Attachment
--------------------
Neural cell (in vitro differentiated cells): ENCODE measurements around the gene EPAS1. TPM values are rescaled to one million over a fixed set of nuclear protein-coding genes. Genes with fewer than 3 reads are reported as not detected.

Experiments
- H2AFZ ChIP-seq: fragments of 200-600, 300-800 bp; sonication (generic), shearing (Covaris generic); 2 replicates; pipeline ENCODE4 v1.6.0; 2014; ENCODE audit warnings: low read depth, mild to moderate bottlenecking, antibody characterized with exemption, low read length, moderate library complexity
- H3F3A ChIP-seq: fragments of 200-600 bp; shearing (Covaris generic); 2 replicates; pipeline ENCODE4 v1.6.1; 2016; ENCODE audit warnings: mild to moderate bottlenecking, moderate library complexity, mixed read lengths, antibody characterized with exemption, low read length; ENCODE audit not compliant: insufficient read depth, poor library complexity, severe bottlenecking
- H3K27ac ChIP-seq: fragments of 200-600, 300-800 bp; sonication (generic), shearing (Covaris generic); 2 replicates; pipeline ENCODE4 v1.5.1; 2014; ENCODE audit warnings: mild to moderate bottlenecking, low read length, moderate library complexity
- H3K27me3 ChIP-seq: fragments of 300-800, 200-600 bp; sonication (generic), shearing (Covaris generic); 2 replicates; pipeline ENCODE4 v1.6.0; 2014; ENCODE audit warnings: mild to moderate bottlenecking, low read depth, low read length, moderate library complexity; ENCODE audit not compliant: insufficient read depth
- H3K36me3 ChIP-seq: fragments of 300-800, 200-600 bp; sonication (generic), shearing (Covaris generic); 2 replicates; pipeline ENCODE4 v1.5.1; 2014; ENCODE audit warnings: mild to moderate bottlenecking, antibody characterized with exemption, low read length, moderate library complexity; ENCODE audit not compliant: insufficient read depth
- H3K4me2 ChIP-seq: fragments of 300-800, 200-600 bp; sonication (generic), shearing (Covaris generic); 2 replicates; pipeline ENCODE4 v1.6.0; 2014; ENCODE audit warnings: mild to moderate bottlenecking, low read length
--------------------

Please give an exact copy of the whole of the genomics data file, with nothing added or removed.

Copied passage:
Neural cell (in vitro differentiated cells): ENCODE measurements around the gene EPAS1. TPM values are rescaled to one million over a fixed set of nuclear protein-coding genes. Genes with fewer than 3 reads are reported as not detected.

Experiments
- H2AFZ ChIP-seq: fragments of 200-600, 300-800 bp; sonication (generic), shearing (Covaris generic); 2 replicates; pipeline ENCODE4 v1.6.0; 2014; ENCODE audit warnings: low read depth, mild to moderate bottlenecking, antibody characterized with exemption, low read length, moderate library complexity
- H3F3A ChIP-seq: fragments of 200-600 bp; shearing (Covaris generic); 2 replicates; pipeline ENCODE4 v1.6.1; 2016; ENCODE audit warnings: mild to moderate bottlenecking, moderate library complexity, mixed read lengths, antibody characterized with exemption, low read length; ENCODE audit not compliant: insufficient read depth, poor library complexity, severe bottlenecking
- H3K27ac ChIP-seq: fragments of 200-600, 300-800 bp; sonication (generic), shearing (Covaris generic); 2 replicates; pipeline ENCODE4 v1.5.1; 2014; ENCODE audit warnings: mild to moderate bottlenecking, low read length, moderate library complexity
- H3K27me3 ChIP-seq: fragments of 300-800, 200-600 bp; sonication (generic), shearing (Covaris generic); 2 replicates; pipeline ENCODE4 v1.6.0; 2014; ENCODE audit warnings: mild to moderate bottlenecking, low read depth, low read length, moderate library complexity; ENCODE audit not compliant: insufficient read depth
- H3K36me3 ChIP-seq: fragments of 300-800, 200-600 bp; sonication (generic), shearing (Covaris generic); 2 replicates; pipeline ENCODE4 v1.5.1; 2014; ENCODE audit warnings: mild to moderate bottlenecking, antibody characterized with exemption, low read length, moderate library complexity; ENCODE audit not compliant: insufficient read depth
- H3K4me2 ChIP-seq: fragments of 300-800, 200-600 bp; sonication (generic), shearing (Covaris generic); 2 replicates; pipeline ENCODE4 v1.6.0; 2014; ENCODE audit warnings: mild to moderate bottlenecking, low read length